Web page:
DALLAS — The mother of a black man who wasby a white Dallas police officer who said she mistook his apartment for her own suggested that her son might still be alive if he were white.
Allison Jean, the mother of 26-year-old Botham Jean, wondered whether race was a factor when the officer shot and killed her son after she returned home in uniform from her shift on Thursday night.
"I didn't know she was white until now. If it was a white man would it have been different? Would she have reacted differently?" Jean said Friday in footage broadcast by KXAS.
Authorities have said the officer is white, but haven't released her name or other details about her.
Dallas' police chief, U. Renee Hall, said Friday that the officer would be charged with manslaughter. But she said Saturday during a criminal justice panel livestreamed on Facebook by television station WFAA that the warrant hadn't been issued because the Texas Rangers, who are conducting an independent investigation, asked her department to hold off because they needed more time to look into the shooting.
"The ball is in their court," Hall said. She acknowledged that many questions remain about the shooting and asked the public to give investigators enough time to get to the answers.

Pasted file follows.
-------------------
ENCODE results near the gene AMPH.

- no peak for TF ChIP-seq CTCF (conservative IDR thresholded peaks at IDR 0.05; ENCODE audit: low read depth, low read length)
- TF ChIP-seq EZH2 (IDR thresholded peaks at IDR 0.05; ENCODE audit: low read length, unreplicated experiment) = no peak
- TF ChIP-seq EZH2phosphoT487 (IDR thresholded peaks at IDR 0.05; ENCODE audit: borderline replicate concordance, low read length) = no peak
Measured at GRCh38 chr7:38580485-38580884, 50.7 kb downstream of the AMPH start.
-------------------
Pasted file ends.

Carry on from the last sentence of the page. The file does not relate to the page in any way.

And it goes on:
Two women who live on the second floor near where the shooting happened said they heard a lot of noise late Thursday. "It was, like, police talk: 'Open up! Open up!'" 20-year-old Caitlin Simpson told The Dallas Morning News.
Yazmine Hernandez, 20, was studying with Simpson when they heard the commotion. "We heard cops yelling, but otherwise had no idea what was going on," Hernandez said.
The Department of Public Safety, which oversees the Texas Rangers, didn't immediately reply to a Saturday phone message seeking comment. Hall said Friday that the officer's blood was drawn to be tested for drugs and alcohol and she acknowledged that there were still many questions about the events that led to Jean's death.
Allison Jean, who has held government posts in St. Lucia, where she lives and where her son grew up, said her son's death "just feels like a nightmare."
The island country's government issued a statement Friday expressing "shock" at the killing and extending condolences to the Jean family. It said officials at its embassy in the U.S. would provide assistance to the family.
Botham Jean attended Harding University in Arkansas and, after graduating in 2016, he had been living and working in Dallas at accounting and consulting firm PwC. The private school said Friday that he often led campus worship services while he was a student.